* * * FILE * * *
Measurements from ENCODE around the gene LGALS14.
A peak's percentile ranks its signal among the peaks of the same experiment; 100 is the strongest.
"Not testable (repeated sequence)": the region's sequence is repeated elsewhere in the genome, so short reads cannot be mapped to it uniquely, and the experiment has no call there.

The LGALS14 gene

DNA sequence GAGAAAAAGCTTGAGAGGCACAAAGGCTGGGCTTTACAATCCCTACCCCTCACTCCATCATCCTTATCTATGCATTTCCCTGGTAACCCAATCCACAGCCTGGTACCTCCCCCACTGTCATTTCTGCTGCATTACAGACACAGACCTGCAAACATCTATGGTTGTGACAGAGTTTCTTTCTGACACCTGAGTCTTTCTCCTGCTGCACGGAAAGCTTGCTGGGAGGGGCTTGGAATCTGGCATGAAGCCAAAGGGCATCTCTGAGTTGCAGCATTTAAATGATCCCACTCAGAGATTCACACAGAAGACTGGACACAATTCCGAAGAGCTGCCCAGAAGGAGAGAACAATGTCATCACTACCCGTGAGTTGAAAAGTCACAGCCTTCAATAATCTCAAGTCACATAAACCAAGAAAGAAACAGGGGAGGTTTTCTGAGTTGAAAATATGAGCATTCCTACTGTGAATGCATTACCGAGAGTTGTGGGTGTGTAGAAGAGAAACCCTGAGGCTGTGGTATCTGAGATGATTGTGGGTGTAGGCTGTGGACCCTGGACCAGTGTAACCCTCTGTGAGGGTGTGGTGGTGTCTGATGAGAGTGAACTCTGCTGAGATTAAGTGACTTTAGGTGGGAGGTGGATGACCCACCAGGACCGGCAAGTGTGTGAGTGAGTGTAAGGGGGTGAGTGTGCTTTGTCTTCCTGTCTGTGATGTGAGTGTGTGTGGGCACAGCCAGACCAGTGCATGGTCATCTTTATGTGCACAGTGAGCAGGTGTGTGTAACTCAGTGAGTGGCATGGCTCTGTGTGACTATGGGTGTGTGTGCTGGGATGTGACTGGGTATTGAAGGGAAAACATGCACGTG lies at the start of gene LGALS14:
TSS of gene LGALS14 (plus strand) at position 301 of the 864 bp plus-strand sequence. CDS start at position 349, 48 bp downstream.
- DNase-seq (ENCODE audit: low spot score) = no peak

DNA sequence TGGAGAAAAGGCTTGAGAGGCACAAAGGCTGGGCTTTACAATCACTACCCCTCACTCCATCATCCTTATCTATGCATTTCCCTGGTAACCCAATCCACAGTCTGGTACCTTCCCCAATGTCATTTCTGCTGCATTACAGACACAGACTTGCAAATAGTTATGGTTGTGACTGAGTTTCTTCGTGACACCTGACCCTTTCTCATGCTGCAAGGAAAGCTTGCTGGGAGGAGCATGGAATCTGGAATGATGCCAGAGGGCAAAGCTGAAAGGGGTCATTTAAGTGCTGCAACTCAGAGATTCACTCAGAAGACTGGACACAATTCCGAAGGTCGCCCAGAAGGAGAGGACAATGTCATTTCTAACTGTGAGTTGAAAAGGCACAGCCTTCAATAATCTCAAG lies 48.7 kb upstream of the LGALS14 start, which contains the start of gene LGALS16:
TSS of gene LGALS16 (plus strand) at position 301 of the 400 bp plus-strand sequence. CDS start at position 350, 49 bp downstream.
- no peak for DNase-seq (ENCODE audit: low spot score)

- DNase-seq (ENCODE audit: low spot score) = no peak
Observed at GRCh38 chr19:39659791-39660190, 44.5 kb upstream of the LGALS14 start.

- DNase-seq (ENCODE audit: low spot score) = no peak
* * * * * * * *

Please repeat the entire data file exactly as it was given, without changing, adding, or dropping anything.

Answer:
Measurements from ENCODE around the gene LGALS14.
A peak's percentile ranks its signal among the peaks of the same experiment; 100 is the strongest.
"Not testable (repeated sequence)": the region's sequence is repeated elsewhere in the genome, so short reads cannot be mapped to it uniquely, and the experiment has no call there.

The LGALS14 gene

DNA sequence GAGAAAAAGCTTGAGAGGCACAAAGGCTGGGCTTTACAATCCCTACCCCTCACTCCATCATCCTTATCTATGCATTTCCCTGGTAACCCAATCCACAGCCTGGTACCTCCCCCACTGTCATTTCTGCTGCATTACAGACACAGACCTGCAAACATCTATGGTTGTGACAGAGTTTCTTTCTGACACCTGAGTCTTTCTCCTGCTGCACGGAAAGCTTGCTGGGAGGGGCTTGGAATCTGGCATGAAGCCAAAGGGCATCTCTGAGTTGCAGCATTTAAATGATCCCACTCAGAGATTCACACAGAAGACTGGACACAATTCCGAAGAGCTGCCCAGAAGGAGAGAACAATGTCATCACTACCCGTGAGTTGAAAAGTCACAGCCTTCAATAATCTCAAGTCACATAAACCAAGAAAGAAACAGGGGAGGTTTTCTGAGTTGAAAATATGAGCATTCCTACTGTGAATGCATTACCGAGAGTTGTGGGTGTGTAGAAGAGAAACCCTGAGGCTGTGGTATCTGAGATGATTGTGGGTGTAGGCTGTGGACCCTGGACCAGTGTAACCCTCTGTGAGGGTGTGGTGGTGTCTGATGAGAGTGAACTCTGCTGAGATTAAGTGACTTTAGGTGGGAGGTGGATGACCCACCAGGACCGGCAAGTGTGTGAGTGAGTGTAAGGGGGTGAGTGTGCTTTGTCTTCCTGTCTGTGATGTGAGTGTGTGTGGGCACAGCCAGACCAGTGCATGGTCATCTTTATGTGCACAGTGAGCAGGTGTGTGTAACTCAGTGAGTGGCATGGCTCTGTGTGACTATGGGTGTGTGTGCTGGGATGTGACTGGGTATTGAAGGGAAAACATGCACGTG lies at the start of gene LGALS14:
TSS of gene LGALS14 (plus strand) at position 301 of the 864 bp plus-strand sequence. CDS start at position 349, 48 bp downstream.
- DNase-seq (ENCODE audit: low spot score) = no peak

DNA sequence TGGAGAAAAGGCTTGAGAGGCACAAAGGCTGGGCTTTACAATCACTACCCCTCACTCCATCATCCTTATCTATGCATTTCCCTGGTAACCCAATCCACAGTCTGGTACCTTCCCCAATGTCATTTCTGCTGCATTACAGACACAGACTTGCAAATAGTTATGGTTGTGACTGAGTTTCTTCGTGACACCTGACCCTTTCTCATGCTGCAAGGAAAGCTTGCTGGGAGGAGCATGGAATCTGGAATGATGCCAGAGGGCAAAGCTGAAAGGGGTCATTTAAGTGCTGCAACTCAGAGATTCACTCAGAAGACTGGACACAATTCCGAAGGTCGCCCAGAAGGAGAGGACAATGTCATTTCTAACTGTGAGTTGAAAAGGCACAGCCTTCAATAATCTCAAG lies 48.7 kb upstream of the LGALS14 start, which contains the start of gene LGALS16:
TSS of gene LGALS16 (plus strand) at position 301 of the 400 bp plus-strand sequence. CDS start at position 350, 49 bp downstream.
- no peak for DNase-seq (ENCODE audit: low spot score)

- DNase-seq (ENCODE audit: low spot score) = no peak
Observed at GRCh38 chr19:39659791-39660190, 44.5 kb upstream of the LGALS14 start.

- DNase-seq (ENCODE audit: low spot score) = no peak